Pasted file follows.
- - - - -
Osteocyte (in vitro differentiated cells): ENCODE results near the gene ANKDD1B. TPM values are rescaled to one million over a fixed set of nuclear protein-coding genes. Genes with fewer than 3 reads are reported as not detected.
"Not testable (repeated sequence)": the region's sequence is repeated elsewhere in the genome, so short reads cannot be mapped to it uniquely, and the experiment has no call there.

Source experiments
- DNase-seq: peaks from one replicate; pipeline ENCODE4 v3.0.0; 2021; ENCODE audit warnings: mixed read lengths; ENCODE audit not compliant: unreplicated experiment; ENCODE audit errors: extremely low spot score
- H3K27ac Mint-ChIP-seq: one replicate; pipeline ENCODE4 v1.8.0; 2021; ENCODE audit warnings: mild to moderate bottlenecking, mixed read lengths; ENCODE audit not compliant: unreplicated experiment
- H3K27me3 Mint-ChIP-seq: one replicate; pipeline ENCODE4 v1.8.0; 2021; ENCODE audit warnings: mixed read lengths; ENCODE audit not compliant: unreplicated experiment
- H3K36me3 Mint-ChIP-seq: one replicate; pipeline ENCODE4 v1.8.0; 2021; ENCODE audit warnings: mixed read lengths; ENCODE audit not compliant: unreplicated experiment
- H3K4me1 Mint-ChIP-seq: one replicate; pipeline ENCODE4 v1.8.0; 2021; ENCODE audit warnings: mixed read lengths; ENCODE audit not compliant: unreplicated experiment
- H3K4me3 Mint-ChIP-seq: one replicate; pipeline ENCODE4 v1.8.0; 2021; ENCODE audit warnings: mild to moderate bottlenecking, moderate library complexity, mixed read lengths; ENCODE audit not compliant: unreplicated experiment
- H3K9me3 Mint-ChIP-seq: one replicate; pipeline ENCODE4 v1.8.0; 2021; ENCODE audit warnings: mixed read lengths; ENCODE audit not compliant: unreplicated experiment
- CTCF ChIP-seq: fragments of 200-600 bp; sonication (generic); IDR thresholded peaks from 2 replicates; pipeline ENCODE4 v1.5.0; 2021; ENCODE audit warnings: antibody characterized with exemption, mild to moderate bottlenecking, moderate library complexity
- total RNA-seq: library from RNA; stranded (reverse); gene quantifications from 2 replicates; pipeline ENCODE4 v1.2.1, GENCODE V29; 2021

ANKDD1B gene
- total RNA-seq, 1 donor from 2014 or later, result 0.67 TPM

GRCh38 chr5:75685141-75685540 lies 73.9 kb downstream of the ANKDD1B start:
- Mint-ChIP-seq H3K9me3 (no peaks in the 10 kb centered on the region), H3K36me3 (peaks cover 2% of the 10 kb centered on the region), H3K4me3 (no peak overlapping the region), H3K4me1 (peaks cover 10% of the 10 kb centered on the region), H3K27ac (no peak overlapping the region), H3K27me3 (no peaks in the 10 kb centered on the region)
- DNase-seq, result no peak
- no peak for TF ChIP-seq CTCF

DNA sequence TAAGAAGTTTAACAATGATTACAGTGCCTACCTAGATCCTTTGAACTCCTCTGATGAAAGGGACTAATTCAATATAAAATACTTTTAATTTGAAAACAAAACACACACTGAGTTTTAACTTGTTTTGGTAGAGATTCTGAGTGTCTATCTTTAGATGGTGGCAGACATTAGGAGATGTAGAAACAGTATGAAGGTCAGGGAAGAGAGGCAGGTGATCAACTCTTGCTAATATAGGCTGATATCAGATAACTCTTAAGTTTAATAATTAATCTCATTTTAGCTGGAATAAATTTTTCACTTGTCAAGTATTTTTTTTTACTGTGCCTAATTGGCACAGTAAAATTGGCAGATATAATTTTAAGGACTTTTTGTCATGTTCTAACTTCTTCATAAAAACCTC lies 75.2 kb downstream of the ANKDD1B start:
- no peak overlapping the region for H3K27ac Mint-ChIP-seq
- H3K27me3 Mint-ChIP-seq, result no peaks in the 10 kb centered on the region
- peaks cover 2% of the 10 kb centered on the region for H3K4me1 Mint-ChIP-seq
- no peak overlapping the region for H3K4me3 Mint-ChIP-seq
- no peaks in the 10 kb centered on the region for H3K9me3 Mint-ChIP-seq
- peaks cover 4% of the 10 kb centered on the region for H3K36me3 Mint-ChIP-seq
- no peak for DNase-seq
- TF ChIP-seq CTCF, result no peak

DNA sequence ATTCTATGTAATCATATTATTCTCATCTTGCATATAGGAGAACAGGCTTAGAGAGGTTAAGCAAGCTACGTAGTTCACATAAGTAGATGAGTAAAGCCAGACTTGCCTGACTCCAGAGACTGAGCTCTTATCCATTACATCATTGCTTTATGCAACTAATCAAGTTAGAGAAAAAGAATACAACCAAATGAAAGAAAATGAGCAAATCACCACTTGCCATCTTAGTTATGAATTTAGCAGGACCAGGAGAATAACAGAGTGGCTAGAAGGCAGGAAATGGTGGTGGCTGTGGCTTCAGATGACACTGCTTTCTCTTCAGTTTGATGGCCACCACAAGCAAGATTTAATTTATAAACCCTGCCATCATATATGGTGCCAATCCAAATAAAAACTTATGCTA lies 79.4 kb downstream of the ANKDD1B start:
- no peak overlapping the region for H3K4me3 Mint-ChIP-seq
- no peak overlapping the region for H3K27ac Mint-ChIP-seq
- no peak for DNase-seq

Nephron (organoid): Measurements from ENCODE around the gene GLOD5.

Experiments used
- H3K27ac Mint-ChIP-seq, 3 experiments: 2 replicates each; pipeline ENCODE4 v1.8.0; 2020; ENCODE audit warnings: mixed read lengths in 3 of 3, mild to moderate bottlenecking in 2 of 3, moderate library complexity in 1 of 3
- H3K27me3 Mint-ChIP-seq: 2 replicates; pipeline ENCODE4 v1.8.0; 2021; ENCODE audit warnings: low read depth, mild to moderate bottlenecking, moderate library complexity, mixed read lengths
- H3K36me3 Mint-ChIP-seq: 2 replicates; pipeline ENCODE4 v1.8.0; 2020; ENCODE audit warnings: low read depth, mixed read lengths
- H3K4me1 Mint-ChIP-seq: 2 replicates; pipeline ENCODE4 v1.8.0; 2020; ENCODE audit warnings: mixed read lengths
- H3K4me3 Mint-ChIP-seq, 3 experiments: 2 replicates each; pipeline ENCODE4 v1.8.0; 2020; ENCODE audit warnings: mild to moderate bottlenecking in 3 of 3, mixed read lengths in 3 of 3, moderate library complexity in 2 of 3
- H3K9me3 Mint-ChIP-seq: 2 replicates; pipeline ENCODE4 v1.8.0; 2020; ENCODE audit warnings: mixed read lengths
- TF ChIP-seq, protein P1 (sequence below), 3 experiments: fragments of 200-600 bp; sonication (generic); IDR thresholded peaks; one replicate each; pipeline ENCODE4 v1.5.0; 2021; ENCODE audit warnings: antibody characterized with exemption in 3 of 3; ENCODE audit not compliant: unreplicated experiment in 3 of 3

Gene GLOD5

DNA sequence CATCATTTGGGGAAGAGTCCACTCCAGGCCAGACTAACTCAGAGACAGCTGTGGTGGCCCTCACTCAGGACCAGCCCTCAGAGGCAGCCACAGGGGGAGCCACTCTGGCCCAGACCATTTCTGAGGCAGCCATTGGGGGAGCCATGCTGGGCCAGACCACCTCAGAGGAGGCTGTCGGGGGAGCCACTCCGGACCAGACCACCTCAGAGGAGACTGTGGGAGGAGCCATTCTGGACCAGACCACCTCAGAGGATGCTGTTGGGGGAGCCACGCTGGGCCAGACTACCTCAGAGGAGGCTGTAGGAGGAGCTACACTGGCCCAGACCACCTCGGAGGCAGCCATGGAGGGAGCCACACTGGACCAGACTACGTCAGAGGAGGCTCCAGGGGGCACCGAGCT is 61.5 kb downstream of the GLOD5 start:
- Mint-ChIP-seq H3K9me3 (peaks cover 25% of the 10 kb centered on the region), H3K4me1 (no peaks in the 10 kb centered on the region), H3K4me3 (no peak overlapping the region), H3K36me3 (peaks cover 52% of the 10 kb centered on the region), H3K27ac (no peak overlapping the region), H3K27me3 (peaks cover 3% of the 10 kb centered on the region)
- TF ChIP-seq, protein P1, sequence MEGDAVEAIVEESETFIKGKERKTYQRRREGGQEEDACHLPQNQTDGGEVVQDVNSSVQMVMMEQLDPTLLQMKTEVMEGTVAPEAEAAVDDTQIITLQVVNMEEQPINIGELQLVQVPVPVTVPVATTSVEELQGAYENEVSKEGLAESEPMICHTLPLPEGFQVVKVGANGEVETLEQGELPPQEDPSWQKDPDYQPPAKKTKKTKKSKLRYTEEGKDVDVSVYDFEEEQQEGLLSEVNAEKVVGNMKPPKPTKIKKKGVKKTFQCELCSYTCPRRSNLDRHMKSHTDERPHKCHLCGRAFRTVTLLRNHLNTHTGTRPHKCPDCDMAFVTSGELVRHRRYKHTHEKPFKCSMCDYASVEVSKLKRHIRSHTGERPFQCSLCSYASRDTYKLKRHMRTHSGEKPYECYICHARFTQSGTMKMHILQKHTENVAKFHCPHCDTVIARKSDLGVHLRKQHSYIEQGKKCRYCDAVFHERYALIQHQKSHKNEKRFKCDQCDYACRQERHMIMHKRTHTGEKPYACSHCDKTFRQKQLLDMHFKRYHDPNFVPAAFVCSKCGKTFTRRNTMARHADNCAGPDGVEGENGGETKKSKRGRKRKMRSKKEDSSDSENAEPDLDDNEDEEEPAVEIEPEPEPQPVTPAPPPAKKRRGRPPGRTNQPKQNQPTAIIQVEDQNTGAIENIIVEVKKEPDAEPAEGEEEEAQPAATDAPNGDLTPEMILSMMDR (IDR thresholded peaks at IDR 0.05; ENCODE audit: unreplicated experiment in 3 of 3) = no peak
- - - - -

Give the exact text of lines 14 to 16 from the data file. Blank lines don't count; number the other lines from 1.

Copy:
- total RNA-seq, 1 donor from 2014 or later, result 0.67 TPM

GRCh38 chr5:75685141-75685540 lies 73.9 kb downstream of the ANKDD1B start:
- Mint-ChIP-seq H3K9me3 (no peaks in the 10 kb centered on the region), H3K36me3 (peaks cover 2% of the 10 kb centered on the region), H3K4me3 (no peak overlapping the region), H3K4me1 (peaks cover 10% of the 10 kb centered on the region), H3K27ac (no peak overlapping the region), H3K27me3 (no peaks in the 10 kb centered on the region)